Monday, July 10, 2017

Are You Happy, Now?



I had a bit of a breakthrough this year with happiness, and I want to share it with you.

I’m not sure what it was, maybe because it was a lot of different things, but I definitely haven’t been as continuously happy over the past few years as I have perhaps been known to be. 

Let’s be honest: the older you get, the more responsibilities you have. The more responsibilities you have, the more of your day you spend doing the things you “have” to do, and the less time you have to do the things you “want” to do. For me, it was work, then babies, then babies and work. I found myself desperately stretching my arms out with the hopes of grabbing on to some spare time. Two hours to lay on the couch and watch Netflix. An hour to think and let my thoughts run around and then settle down. An afternoon at the mall.

I even have the winters off, and I still have felt that same unhappiness creep in as soon as the spring busyness emerges. Everything seems to happen all at once, we work a lot and things get stressful and difficult.

My husband called me on my misery and basically didn’t give me the option of acting unhappy. I was mad at him for saying it, thinking that he didn’t understand how much I had to do when he worked such long hours all season long.

I had found myself in the deep rut of very often holding happiness an arm’s length out of reach. I put my happiness in different boxes. Happiness was vacations, parties and gatherings with friends, a two-hour block of time when my kids are asleep and I can do whatever I want. Happiness was coffee with my husband in the morning, the opportunity to go to a yoga class, the opportunity to get dressed up for something. The problem is that these things don’t happen all the time. They maybe happen once a week or in some cases, once a month, or in terms of vacation, once a year. Does that mean that for all the rest of the time, I am condemned to being miserable?

Then one day a voice inside said, “Christina, you’ve got to learn how to be happy all the time. Otherwise, what's the point?”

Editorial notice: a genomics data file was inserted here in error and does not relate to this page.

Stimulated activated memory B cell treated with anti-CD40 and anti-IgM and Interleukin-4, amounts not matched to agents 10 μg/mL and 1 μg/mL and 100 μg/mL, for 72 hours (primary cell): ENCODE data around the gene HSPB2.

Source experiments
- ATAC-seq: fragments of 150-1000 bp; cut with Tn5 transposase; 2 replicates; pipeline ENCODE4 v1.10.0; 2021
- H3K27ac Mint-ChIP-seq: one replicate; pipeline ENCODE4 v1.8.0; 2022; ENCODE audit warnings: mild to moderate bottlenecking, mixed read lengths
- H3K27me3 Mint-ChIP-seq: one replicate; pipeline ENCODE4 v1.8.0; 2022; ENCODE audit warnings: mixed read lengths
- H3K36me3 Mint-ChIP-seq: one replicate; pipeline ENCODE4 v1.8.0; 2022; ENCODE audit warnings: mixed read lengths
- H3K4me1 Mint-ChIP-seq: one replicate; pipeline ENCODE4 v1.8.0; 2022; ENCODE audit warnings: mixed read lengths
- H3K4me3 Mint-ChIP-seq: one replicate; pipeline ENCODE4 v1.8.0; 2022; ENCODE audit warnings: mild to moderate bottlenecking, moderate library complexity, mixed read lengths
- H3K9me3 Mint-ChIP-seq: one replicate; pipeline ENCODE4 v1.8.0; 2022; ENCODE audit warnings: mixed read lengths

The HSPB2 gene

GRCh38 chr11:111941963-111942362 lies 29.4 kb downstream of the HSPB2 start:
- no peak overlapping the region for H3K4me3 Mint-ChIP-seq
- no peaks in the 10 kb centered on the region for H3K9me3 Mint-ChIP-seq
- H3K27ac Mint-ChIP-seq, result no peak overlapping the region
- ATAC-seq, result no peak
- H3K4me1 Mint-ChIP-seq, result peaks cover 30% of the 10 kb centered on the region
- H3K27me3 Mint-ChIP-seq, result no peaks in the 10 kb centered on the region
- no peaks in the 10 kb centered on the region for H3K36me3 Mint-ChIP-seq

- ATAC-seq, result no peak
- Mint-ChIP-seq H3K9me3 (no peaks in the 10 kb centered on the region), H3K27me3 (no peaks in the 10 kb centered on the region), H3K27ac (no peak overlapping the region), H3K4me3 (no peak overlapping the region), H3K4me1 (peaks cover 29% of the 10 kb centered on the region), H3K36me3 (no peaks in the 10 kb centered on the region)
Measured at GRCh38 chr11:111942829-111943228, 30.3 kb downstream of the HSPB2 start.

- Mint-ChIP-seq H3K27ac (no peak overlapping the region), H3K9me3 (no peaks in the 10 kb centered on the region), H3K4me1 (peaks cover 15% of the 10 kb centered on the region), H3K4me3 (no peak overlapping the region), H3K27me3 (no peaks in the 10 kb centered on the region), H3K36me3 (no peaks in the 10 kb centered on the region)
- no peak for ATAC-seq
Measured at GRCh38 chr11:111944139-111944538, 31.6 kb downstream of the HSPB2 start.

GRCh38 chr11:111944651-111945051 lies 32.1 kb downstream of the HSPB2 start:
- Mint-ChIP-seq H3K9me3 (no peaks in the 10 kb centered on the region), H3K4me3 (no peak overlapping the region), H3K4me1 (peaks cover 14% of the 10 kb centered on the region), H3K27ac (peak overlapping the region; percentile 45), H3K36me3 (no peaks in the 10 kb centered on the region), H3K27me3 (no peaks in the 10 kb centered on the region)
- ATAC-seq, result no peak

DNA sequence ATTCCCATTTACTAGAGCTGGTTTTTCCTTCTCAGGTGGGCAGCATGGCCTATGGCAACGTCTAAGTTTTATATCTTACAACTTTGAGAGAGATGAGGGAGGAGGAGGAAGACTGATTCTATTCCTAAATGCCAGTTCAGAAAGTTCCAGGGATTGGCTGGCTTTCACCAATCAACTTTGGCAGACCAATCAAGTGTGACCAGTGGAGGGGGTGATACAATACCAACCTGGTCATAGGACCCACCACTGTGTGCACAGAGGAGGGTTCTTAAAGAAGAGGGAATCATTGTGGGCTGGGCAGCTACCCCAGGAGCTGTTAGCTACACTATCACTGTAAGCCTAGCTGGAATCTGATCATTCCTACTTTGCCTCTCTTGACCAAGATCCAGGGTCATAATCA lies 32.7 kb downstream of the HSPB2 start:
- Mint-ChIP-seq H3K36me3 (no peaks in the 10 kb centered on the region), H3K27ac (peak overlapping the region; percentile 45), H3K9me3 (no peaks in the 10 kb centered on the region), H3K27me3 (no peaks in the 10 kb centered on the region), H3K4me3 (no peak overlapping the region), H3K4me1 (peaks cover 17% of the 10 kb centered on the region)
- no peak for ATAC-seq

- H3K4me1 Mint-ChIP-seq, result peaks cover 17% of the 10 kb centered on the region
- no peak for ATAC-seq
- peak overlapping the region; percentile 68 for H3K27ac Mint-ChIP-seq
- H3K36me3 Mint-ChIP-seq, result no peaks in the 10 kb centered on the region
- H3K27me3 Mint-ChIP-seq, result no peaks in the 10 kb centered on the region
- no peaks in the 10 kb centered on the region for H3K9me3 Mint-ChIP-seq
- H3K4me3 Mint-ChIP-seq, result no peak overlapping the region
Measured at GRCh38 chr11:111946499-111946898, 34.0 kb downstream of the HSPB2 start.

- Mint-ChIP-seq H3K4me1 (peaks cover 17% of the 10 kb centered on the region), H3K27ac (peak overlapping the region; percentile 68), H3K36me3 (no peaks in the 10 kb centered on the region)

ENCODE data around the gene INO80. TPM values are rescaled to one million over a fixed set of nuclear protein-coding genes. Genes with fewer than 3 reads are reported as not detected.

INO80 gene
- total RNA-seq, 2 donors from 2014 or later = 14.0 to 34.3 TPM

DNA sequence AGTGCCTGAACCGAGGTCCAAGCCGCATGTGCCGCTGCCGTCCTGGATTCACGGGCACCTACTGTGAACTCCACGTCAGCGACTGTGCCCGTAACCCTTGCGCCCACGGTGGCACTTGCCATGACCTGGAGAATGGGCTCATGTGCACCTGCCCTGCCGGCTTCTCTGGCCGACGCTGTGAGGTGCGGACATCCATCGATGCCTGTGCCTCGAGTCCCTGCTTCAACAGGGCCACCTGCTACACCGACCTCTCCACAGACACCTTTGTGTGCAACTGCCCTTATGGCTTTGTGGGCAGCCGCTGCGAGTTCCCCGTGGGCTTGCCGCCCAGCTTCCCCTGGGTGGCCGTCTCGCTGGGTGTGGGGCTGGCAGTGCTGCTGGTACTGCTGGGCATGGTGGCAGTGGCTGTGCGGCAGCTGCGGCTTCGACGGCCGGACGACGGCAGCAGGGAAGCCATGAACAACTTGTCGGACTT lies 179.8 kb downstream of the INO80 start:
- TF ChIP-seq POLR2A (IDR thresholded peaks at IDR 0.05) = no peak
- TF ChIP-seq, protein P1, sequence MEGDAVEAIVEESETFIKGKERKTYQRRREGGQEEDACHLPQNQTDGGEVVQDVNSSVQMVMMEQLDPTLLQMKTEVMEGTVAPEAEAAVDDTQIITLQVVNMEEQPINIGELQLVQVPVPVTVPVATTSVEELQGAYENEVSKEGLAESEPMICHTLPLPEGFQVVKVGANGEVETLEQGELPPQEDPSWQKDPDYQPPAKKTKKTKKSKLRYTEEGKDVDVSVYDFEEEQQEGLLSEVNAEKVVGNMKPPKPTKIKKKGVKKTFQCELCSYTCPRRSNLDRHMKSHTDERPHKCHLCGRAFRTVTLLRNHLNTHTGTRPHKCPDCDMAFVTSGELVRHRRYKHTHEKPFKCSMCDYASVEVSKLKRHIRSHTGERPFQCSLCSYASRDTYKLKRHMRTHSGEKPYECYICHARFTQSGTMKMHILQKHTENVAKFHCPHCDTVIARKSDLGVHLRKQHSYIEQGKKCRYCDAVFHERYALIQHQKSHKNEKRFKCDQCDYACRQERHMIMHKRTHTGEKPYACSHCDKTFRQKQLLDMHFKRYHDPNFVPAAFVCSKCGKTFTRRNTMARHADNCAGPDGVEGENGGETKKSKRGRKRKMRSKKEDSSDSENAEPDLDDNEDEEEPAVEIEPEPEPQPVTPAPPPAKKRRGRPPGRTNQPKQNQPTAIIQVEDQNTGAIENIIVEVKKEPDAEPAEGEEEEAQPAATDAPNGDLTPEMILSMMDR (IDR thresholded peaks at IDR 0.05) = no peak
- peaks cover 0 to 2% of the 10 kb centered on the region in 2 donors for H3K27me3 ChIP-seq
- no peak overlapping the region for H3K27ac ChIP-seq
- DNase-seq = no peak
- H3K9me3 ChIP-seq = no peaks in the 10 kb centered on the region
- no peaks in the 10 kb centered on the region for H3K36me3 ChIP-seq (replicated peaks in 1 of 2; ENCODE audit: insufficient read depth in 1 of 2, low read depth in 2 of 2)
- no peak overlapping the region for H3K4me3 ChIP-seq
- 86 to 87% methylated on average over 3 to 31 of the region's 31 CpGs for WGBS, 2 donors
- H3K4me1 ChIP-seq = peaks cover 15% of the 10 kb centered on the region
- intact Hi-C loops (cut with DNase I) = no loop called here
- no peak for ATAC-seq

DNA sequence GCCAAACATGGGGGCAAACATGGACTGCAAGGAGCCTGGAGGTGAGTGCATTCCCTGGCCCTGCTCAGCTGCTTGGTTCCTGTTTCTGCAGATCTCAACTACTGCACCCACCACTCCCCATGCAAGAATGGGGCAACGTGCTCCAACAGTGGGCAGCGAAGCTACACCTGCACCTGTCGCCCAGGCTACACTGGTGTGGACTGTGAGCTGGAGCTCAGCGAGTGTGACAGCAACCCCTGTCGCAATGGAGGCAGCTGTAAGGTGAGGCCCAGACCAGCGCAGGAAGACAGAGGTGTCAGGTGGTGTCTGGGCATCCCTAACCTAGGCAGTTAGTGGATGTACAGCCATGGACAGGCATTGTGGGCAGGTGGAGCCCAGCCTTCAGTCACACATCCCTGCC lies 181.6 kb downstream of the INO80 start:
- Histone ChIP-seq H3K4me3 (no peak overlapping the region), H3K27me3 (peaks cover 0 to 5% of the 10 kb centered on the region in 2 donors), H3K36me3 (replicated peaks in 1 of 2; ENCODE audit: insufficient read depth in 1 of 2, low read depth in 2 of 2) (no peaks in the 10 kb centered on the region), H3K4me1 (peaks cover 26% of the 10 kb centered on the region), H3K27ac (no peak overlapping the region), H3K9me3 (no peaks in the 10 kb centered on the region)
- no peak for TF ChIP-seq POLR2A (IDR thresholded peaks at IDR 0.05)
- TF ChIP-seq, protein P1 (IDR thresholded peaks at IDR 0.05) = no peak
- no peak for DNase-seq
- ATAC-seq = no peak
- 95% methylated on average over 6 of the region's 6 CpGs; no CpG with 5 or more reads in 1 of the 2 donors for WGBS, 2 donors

Somehow that simple lesson was not one I had learned.  

Just because you are doing things you have to do doesn’t mean you can’t have fun doing them. I learned to find enjoyment in those things. It started with finding a couple of things that I was thankful for while running errands with the kids or cleaning my house. I was thankful that we have enough money to buy food, and I was thankful for big, bright grocery stores with so much food to choose from. I was thankful for the peaceful feeling I get when I am at home, and how much I love the feeling of clean floors when I walk on them (for five minutes until the kids walk into the house with sandy feet, but that is something that I haven’t found happiness in yet, so ignore that).

I learned to accept the fact that my life is structured the way it is right now and that’s OK—it's good, even! I learned to accept each moment I was in, and to appreciate all of the good things. I held up a positively bright candle and found happiness in dark corners. I learned to laugh with my kids and enjoy the phase of life that I’m in with them right now knowing that they are growing up so fast. I have started looking at my kids through the sad and longing eyes of the elderly people who look at my kids in the grocery store or the bank and say, “Oh, they grow up so fast” and “Enjoy this stage” and “Wait until they are teenagers!” (This was hard to do because I usually just disagree with these elderly people in my mind because they have clearly forgotten how difficult it is to raise small children.) 

I threw away the mindset that when I’m taking care of my kids, it’s “work” and not necessarily what I “want” to do and try to remember my childhood, the special memories I had, and what kinds of memories we are constantly creating for our kids.

I thoughtfully appreciate all the things about the job I have and the people I work with. I appreciate the challenges and the relationships, the variety and the laughter.